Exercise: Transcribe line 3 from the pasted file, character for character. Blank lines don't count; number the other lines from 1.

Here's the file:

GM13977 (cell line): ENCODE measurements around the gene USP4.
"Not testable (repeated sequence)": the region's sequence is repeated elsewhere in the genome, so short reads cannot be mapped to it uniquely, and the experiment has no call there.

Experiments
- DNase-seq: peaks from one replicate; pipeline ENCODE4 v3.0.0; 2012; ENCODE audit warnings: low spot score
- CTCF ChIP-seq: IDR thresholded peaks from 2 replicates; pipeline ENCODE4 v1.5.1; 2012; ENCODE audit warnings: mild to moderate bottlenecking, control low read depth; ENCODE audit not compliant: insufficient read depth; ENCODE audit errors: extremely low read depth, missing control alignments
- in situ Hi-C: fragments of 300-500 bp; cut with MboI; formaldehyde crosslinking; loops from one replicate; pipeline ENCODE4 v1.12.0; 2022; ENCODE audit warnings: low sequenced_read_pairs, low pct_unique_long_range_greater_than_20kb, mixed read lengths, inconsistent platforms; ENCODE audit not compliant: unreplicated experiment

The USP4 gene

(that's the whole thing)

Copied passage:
Experiments